The great debate
To some, eating a farm-raised fish is no better than eating a beakless chicken grown in a science lab. The argument is that the antibiotics, pesticides, and artificial dyes used by some fisheries produce fish that are not only nutritionally inferior – containing more fat and more pro-inflammatory omega-6 fatty acids – but downright dangerous to eat. According to Peter Bridson, Aquaculture Research Manager at Monterey Bay Aquarium’s Seafood Watch, the brouhaha over farmed fish began back in 2003, with a controversial report from the Environmental Working Group that showed farmed salmon in U.S. grocery stores contain 16 times more of the potentially cancer-causing polychlorinated biphenyls (PCBs) than their wild counterparts.
On top of toxins, drugs, and chemicals, aquaculture has been accused of damaging the ecosystem by polluting neighboring marshes and forests, and threatening other fish and wildlife by spreading sea lice, disease, and depleting stocks of forage fish. Some data shows it can take up to five pounds of wild small fish to produce one pound of farmed salmon.
However, if all these arguments aren't enough to make you bust out your picket sign, take a second to consider this: "Wild caught" is a broad term that can include destructive fishing methods such as dynamiting reefs, high-seas bottom trawling, and drift netting.
Additionally, it’s estimated that nearly 85% of the world's fisheries are either fully fished or over-fished. There’s simply not enough wild fish to satisfy demand, says Bridson, and many believe farmed fish is the answer. “Buying into the mantra ‘farmed bad, wild good’ cuts in half our only hope of saving the wild stocks,” says Tim O’Shea, co-founder of CleanFish, an organization dedicated to sourcing the world’s best fish – both wild and farm-raised. According to O’Shea and Bridson, if we want to keep eating fish, we have to take the pressure off wild species by supporting legitimate, well-run aquaculture.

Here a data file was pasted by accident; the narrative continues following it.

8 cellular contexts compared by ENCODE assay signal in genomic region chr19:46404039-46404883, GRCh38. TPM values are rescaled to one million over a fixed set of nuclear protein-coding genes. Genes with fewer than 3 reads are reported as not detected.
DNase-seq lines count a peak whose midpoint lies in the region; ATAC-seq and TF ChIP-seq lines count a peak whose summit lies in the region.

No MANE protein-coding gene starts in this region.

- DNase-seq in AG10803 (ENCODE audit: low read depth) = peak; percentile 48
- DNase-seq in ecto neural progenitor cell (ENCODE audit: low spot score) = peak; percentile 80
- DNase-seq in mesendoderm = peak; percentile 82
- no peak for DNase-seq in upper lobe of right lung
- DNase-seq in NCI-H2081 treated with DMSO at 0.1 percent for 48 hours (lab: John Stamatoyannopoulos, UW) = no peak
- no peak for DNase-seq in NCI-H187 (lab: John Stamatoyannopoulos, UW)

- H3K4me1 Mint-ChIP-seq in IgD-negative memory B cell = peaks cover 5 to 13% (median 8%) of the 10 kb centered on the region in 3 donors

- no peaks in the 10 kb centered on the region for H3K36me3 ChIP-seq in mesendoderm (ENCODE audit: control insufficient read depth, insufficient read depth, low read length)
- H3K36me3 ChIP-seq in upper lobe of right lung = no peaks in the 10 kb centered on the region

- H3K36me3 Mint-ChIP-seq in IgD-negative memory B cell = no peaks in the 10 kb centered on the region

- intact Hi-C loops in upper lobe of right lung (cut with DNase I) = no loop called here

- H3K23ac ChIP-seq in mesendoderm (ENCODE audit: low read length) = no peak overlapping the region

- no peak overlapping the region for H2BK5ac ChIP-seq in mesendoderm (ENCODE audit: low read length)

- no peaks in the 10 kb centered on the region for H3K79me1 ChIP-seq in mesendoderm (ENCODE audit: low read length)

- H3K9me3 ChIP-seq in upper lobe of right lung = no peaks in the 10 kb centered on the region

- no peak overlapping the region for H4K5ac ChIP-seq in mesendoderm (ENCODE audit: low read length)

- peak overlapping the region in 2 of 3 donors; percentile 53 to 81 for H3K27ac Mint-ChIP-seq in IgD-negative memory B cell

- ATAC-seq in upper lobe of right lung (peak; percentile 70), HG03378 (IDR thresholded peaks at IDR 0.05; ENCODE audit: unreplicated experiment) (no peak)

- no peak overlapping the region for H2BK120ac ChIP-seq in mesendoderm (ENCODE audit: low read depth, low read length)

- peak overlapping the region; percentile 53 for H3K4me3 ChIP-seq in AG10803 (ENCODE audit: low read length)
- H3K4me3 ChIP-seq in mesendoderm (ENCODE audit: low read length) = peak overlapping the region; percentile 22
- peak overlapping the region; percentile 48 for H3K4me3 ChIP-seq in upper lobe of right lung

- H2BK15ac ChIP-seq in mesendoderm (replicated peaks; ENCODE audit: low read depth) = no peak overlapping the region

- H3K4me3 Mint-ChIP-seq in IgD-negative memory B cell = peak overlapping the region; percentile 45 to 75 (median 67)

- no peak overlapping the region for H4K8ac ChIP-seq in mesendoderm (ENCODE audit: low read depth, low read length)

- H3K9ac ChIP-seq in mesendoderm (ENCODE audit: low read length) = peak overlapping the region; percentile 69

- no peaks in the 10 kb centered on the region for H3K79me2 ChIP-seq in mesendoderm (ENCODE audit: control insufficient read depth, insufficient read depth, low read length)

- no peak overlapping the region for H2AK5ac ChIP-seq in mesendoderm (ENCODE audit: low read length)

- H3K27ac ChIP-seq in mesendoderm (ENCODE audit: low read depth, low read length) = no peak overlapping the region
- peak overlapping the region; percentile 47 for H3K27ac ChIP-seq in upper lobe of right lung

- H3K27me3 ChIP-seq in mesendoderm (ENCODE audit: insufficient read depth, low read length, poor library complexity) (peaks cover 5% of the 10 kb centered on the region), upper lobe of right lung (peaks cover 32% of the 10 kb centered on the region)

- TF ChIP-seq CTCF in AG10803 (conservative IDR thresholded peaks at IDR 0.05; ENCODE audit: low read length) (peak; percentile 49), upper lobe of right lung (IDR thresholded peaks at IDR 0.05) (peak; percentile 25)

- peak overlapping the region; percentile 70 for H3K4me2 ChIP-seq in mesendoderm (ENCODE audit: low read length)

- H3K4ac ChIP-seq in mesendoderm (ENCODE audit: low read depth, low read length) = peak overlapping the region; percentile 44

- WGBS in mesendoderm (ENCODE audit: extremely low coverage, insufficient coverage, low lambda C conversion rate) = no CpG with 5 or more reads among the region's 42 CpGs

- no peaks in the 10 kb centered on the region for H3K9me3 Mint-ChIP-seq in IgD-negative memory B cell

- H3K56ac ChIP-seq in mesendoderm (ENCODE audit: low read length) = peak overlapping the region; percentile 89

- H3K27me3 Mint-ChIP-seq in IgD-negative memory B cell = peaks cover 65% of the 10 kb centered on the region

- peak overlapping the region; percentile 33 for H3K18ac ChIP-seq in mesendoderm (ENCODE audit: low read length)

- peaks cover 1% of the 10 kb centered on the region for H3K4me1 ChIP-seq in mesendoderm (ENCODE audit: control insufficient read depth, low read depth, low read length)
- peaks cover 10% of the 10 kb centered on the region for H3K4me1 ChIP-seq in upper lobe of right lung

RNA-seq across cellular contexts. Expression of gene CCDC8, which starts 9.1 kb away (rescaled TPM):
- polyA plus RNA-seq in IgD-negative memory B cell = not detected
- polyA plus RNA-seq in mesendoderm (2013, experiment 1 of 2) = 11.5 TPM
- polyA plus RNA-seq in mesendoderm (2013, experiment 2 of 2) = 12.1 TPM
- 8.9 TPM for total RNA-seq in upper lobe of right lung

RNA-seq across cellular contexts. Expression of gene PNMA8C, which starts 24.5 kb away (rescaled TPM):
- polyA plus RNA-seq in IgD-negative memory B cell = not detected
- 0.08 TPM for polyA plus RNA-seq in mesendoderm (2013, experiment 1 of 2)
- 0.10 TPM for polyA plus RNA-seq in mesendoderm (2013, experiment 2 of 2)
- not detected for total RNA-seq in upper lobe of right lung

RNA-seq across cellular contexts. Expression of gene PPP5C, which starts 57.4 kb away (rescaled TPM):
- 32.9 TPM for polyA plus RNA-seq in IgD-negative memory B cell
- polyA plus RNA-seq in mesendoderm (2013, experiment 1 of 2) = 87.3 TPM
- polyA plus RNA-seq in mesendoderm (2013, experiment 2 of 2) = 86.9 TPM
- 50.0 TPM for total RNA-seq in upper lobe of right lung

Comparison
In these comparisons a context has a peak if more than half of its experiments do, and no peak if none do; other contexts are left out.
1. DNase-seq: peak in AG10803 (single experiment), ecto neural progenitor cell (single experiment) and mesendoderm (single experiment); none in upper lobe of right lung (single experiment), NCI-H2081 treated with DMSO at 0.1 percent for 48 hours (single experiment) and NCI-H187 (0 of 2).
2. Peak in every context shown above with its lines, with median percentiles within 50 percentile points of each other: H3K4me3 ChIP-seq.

Is there such as thing as legitimate, well-run aquaculture? Yes. O’Shea likens small-scale artisanal fish farming to any other kind of farming, stating that coastal people have been practicing responsible aquaculture for centuries. The problem, as with other kinds of farming, came when fish farms began producing on a large scale for commercial export. “You can’t apply the factory system to living things,” says O’Shea.
Like the farms that are working to bring grass-fed beef and pastured pork and poultry to market, there are fisheries doing the same thing — raising fish in closed, floating pens so they can filter wastes; working to eliminate antibiotics; and developing nutritionally equivalent plant-based fish feeds. It’s the mission of CleanFish to connect artisan fishermen and farmers with distributors and consumers, and build the market for responsible fish.
Since that incendiary study in 2003, organizations like the World Wildlife Fund (WWF) and the Dutch Sustainable Trade Initiative (IDH) have been working to wrangle the industry as a whole. In 2010 they founded the Aquaculture Stewardship Council (ASC), an independent, non-profit created for the express purpose of developing and managing global sustainability standards for shellfish and finfish aquaculture. ASC standards cover every aspect of fish farming: water quality, feed composition, escapees, antibiotics, biosecurity, energy consumption, greenhouse gas emissions, worker wages, and transparency. Farms that meet the standards receive ASC certification, indicated by a little green label you can look for when trolling the fish isle.
Instead of going by “wild-caught” verses “farm-raised,” the general consensus from Bridson, O’Shea, and both the Marine Stewardship Council and the WWF, seems to be: shop by sustainability. This is defined by Seafood Watch as “being from sources, either fished or farmed, that can exist over the long-term without compromising species’ survival or the heath of the surrounding ecosystem.”
How to buy
How do you know what’s sustainable? There’s an app for that, of course. Seafood Watch has created both a printable pocket guide and an app to help shoppers know on the go.
Those behind CleanFish, Seafood Watch, and the ASC encourage everyone to use the guides, check labels, and ask questions like, Where is the fish is from? How was it raised? How was it caught? And, what was it fed? Although your waiter or fishmonger might not know the answer, O’Shea says we’re voting with these questions. When consumers start showing there’s a market for responsible seafood, the industry – the whole industry – will follow the money.
So, although it might take a bit more investigative effort and possibly more dollars, when you shop sustainably, you can tie on your salmon bib and dig in with peace of mind knowing you’re eating for two now – you and Mother Earth.